In this week’s parshah we read about the confrontation between Ya’akov and Esav, which concludes with Esav suggesting “Let us travel and go and I will go with you” (BeReishit 33:12). Ya’akov refuses claiming that the children and his flocks cannot go very far. Ya’akov has an alternative suggestion “My master [Esav] shall pass before his servant and I will go slowly until I come to my master in Seir” (ibid. 14).
The Midrashim explain this final exchange between the brothers. “When Ya’akov and Esav were still in the womb Ya’akov said to Esav ‘Esav my brother, we are two brothers and there are two worlds, this world and the next world. This world is for eating and drinking and getting married and having children, but the next world has none of these. If you so wish, why do you not take this world and I will take the next world’. Esav took this world and Ya’akov the next world.
When Ya’akov came from Lavan’s house and Esav saw that Ya’akov had wives and children, servants, flock, silver and gold, Esav said to Ya’akov ‘Ya’akov, my brother, did you not say that I will take this world and you will take the next world? How come you are using the riches of this world?’
Ya’akov replied ‘This is the little possessions that God gave me for my personal use in this world.’
Esav thought to himself that if Ya’akov has no portion in this world, even so God gave him all of these, then in the next world which is his portion, how much more so.
Esav said to his brother ‘Ya’akov my brother, let us make a partnership, you and me. You take half of this world and half of the next world, and I will also take half of this world and half of the next world’.” (Tanna d’Vei Eliyahu Zuta 19)
Esav suggested that he and Ya’akov go together, that they should divide their riches between them. Not only their physical wealth, but their spiritual rewards as well. Ya’akov refused knowing that he could not share his portion in the next world with Esav.
Another Midrash expands on their conversation.
“[Esav] said ‘Let us be partners’.
Ya’akov replied ‘Please will my master go before his servant.’
He said ‘Are you not frightened of my ministers and governors and soldiers?’
‘I will go slowly’, I will go very slowly, as it says ‘The waters of the Shiloach that flow slowly’
Rabbi Abahu said that nowhere does it say in the Torah that Ya’akov went to Esav as he promised. Rather, this refers to the future, as it says ‘Redeemers will ascend the mountainof Zionto judge the mountainof Esav'” (BeReishit Raba 78:14)
Esav offers Ya’akov a partnership. This is obviously to Esav’s advantage, and so Ya’akov refuses. He is not willing to forfeit any of his portion in the next world to Esav. Esav then tries to convince Ya’akov by discussing what will happen if he rejects him. Ya’akov and his descendants will be persecuted by Esav for generations. Does Ya’akov not fear the rule and power of Esav? Ya’akov really has no viable alternative to Esav’s offer.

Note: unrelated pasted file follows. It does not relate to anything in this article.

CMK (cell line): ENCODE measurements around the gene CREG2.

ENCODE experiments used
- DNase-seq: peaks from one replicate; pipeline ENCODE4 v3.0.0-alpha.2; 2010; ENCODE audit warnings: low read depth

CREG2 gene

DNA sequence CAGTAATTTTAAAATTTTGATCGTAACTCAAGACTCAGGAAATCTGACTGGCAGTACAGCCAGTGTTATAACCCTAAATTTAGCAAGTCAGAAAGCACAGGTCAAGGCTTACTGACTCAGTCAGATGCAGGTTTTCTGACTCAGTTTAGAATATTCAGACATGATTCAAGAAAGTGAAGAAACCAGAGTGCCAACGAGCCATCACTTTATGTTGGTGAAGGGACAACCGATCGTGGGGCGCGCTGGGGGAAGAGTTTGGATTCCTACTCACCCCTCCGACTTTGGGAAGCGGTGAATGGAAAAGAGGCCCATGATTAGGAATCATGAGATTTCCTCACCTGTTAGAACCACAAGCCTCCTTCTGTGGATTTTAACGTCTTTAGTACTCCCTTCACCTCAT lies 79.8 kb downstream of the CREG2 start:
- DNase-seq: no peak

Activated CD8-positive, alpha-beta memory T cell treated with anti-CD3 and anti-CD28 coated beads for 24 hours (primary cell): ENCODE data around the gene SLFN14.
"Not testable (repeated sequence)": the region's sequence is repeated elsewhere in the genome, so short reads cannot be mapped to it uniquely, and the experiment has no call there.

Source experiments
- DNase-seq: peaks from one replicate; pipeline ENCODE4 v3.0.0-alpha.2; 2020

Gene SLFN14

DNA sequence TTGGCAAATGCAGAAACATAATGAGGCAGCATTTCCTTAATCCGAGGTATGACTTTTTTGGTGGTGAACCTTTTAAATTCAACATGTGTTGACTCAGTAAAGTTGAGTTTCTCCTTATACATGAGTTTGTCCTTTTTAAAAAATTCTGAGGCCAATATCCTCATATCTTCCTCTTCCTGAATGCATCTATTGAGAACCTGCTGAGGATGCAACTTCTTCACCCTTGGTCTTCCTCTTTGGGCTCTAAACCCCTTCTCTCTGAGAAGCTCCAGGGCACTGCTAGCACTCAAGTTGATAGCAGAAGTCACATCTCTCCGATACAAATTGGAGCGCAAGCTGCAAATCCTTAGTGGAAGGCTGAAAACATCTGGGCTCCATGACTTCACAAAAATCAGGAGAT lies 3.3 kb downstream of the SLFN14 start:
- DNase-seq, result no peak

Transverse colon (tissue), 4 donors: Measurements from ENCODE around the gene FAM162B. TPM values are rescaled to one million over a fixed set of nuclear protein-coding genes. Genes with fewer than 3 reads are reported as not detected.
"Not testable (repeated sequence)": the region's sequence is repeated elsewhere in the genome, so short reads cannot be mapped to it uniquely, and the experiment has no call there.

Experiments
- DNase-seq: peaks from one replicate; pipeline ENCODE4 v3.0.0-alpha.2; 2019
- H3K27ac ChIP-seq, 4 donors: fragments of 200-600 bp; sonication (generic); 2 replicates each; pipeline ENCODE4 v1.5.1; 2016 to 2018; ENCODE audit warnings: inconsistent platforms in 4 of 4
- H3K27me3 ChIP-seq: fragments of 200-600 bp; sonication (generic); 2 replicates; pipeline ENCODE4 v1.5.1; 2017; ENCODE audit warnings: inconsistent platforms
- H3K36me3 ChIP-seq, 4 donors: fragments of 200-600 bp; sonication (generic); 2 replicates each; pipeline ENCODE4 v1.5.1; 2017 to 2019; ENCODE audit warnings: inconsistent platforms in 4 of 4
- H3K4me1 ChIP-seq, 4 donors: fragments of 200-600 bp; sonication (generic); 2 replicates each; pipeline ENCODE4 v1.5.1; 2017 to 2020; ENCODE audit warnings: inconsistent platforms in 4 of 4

Ya’akov still refuses to make a pact with Esav. “I will go slowly” he replies. Like the waters of Shiloach that flow slowly. This is a reference to the verse in Yeshayahu. “Since this nation has rejected the waters of the Shiloach that flow slowly  will bring on them the waters of the great river, the king of Ashur and he will overflow his banks. He will flow through Yehudah” (Yeshayahu 8:6-8).
The waters of the Shiloach is a reference to the monarchy of David and his descendants. The prophet Yeshayahu notes that the people have a simple choice. Either they can choose David and the kings of Israel, or else they will get the rulers of Ashur, of Assyria, who will come and destroy them.
The Jewish kings are described as slowly flowing waters. The waters of Ashur are more mighty and impressive, but the slow flow will overcome the grand rivers of Assyriain the end. In our prayers we ask God “Cause the shoot of David to grow”. King David is described like a small shoot that grows slowly but surely. When we plant flowers we do not always see their daily progress and can be tricked into thinking that they are not growing at all. But one day the flowers bloom and we see that they were active the entire time, but grew slowly.
This is Ya’akov’s answer to Esav. My strength is in time and my tenacity. I will beat you not by power and might, but by slowly but surely growing and developing. Even if you kill some of my descendants and children, I will have more and start again. Quietly and with no fanfare, but I will determinedly grow and flourish. Then one day I will be strong and then I will judge you. One day the balance of power will be in my favor. It may be a long time in the future, but I am in no particular hurry.
Our strength against Esav is in our ability to hold on and be patient. If we reject the slow waters of the Shiloach we will get the destructive riverof Ashur. Ya’akov went slowly until he came to Shchem, “complete” (BeReishit 33:18) healed and fulfilled but separate from Esav. His alternative is simply to live and continue living and slowly to survive whatever Esav can throw at him. But survive he will until he meets Esav again in the future when he comes to judge him and establish God as King over the entire world.